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INTELLECTUAL PROPERTY ASPECTS OF MERGERS & ACQUISITIONS PART II OF II – DOCUMENTING THE TRANSACTION

By: Jeanne Hamburg
October 2004

In Part I of this two-part article, we described how early assessment and consideration of all intellectual property (IP) assets of a business—so called “due diligence”—is critical in a number of respects. As noted in Part I, the culmination of the due diligence process is the drafting of the agreement which will effect the transfer of assets. Part II will focus on reducing the agreement to a writing that comprehensively addresses the IP issues while at the same time not unduly exposing either seller or buyer to risk.

The most significant provisions of the agreement from the IP attorney’s perspective are: (1) definitions of assets and IP; (2) the scope of the transfer; and (3) representations and warranties. However, many other provisions of the agreement may touch on IP and it is important, even for counsel retained only for IP advice, to review the entire agreement to be sure nothing is missed.

That said, the representations and warranties, indemnification provisions, and disclosure schedules will often be the focus of the IP-related drafting. That is because the seller’s (and purchaser’s) exposure for IP-related damages will turn on the language in these sections. If a seller makes and then breaches that representation and warranty, typically it will be obligated to indemnify the purchaser for some or all monetary consequences of that breach. Worse yet, if the representation and warranty is intentionally misleading, the seller may be liable for fraud.

Disclosure schedules are also critical because typically the seller is not liable, unless the purchase agreement otherwise provides, for any monetary damages resulting from disclosed events. For example, if the seller discloses that a third party’s consent for transfer of an important contract is required, and that third party withholds consent despite the seller’s “reasonable best efforts” to secure such consent, the seller is typically not liable for monetary consequences of the refusal to provide consent.

Representations and warranties are often qualified by the disclosure schedules—that is the seller makes the representation of a certain fact “unless otherwise disclosed.” Typical representations and warranties/disclosure schedules include: lists of all the IP the seller owns, has licensed from someone else and has licensed to someone else (often defined by reference to a disclosure schedule); the seller’s representation that it hasn’t given any IP or other rights away unless it’s disclosed; a list of all transactions affecting IP; and the seller’s representation that it owns or has acquired sufficient rights to exploit the works in the way it is doing so currently.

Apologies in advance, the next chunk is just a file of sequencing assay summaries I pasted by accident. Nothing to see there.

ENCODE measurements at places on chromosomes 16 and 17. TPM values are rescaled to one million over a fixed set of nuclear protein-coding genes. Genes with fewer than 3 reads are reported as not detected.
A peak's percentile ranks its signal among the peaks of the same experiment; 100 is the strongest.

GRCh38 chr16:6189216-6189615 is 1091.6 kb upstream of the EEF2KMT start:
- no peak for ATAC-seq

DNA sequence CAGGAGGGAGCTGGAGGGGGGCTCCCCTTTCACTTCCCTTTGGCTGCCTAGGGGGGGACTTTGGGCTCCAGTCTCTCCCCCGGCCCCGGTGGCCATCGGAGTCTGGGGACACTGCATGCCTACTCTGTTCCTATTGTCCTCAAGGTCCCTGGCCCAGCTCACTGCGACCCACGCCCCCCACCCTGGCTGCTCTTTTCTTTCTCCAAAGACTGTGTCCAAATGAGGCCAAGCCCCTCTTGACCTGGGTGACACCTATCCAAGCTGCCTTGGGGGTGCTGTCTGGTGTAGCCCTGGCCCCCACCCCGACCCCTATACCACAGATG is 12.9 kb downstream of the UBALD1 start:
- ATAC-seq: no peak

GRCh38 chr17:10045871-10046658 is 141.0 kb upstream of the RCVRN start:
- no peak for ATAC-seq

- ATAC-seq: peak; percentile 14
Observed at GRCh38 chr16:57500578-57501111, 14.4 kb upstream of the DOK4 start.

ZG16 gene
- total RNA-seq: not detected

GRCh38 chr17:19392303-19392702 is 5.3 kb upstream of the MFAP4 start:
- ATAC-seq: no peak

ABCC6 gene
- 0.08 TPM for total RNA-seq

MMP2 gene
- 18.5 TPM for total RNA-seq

Additional representations and warranties include the seller’s representation that it has good and marketable title; the seller’s representation that there are no liens or judgments against the seller’s IP; that all registrations and applications to government entities with respect to IP are valid and in full force and effect and all registration and renewal fees due up to closing are paid; that seller has the right to use computer systems and software and to transfer such rights to the purchaser; that there are no pending, threatened claims against seller unless it discloses otherwise; that seller is not violating any third-party rights unless it so discloses; that no third party is violating any of seller’s rights unless it so discloses; that there are no pending, threatened claims asserted by seller unless it discloses otherwise; that domain names and trademarks are still in full force and effect as of closing and that there are no pending or threatened challenges to domain names, opposition, cancellation, etc. as to trademarks; that contracts and rights thereunder are assignable; and that the seller owns rights to customer information, supplier information or other lists included in the IP assets being sold.